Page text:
While G and a new leaser were around for the first part of tonight’s ride, for the most part it was just the two of us. So it turned out to be an intense schooling ride. Footing in the arena is back to just a few slick spots, and not too bad. The Girl is starting to (finally! after all these years!) figure out that I’ll guide her around the slick spots and help her balance IF SHE WOULD ONLY LISTEN.
Or, IOW, if I shift my weight and maybe ask her to bend a little bit more sharply, maybe there’s a reason.
Yeah. She was ready for a blowout, too, offering up some rather energetic cantering.
We revisited some complex stuff we’d been schooling before Paris. Nope. Need to spend more time on rebuilding that foundation. Sigh. But it’s stuff like two-track canter and changing leads on the big circle; things that violate The Beast’s Sense Of What Is Right And Balanced.
So I cut to the chase. Countercanter. I’ve been tiptoeing around countercanter ever since I first tried to teach it to Mocha. She fought it so hard that I had to spend a lot of time reschooling from that. But heck that was…good grief, three years ago? Lots of other schooling and conditioning down the pike since then. I attacked changing leads on the rail first, and basically let her switch back on the short sides. But then she started getting rushy and pushing out when she’d change back to the inside lead further and further back on the straightaway tonight.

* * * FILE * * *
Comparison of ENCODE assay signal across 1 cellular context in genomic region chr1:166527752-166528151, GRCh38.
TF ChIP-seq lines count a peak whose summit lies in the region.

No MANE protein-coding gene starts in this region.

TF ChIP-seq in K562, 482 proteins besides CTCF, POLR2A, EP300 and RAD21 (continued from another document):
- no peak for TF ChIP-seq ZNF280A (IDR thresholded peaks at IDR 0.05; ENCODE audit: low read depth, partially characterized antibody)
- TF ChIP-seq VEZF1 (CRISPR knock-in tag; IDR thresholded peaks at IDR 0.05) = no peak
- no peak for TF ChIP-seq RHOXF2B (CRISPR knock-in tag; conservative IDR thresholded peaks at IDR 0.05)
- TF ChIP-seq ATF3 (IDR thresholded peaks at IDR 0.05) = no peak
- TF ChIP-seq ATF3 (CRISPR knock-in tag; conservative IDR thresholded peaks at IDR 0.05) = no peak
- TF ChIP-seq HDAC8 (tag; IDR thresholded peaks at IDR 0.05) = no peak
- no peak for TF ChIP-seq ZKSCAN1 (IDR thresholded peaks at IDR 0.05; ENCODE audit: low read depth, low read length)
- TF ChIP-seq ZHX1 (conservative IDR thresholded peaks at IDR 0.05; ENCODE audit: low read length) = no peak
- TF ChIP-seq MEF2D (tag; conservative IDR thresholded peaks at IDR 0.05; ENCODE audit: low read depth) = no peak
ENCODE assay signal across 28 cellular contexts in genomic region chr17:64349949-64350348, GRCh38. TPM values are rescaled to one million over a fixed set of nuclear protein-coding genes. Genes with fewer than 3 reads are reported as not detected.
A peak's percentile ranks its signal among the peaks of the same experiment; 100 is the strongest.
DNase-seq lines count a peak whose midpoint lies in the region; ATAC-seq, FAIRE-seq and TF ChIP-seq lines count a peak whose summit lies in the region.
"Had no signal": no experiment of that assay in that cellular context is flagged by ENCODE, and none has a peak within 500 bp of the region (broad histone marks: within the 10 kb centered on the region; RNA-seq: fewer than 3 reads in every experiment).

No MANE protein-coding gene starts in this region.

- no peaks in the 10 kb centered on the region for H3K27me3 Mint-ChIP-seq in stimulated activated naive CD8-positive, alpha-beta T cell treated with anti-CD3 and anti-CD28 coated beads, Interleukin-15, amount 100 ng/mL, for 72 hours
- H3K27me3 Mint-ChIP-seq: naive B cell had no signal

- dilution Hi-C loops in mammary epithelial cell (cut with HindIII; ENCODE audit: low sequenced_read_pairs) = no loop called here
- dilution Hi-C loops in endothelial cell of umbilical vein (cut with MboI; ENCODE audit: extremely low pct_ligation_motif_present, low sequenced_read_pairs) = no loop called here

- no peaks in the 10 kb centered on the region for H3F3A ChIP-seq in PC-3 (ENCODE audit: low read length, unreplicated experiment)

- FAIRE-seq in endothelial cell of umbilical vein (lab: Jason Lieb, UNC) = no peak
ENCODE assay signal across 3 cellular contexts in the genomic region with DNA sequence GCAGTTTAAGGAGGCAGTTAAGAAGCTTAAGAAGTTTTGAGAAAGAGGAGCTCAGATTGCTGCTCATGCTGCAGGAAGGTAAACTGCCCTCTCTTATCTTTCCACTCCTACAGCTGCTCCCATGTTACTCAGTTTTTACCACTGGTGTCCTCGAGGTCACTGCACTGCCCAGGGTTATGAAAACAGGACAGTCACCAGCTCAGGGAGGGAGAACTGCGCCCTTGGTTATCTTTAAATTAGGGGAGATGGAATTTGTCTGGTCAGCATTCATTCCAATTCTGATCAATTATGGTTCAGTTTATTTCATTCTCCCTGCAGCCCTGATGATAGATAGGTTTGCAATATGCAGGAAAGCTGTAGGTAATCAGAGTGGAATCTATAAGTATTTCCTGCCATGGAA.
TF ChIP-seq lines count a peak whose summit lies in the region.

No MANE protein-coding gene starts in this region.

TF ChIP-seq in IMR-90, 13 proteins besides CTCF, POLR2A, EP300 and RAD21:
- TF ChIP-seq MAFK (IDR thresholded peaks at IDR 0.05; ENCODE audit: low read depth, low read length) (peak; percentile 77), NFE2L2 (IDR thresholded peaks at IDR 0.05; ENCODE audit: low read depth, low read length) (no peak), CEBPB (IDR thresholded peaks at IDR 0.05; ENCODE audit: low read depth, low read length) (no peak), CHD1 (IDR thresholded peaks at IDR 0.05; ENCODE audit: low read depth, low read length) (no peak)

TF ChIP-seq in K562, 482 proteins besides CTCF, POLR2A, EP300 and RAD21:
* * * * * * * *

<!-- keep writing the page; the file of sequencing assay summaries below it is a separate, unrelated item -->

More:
Finally, I decided This Must Happen. I set her up for countercanter, gave her a free rein so she could balance herself and let her body figure out what to do (no, not kosher dressage training but this is what works for Mocha and me), and went for broke. Set her up at the very edge of the long side, asked for the outside lead, and then pushed her through the corners.
And she did it.
It was fast. It was a bit clumsy. She threw her outside leading leg waaaay out there and did execute a pretty nice outside bend on her own. I was slightly off the seat, a very light half-seat, doing my best to keep myself balanced, and she had her head level and down, very long rein. We did several circuits, switched to the correct lead, then switched back, few more circuits, whoa, praise, long rein walk, then repeat on the other side. Both times the second request came much more easily.
I need to remember this. If she can learn new and complex stuff on a longer rein in a half seat, she’s a lot better about it. I need to remember that she needs to be able to find her balance on her terms, and those terms tend to be reiner/cowhorse in nature, not the more elevated position of a dressage horse. If she can get her balance in her reiner self, then I can get it in dressage form.
But reiner has to come first.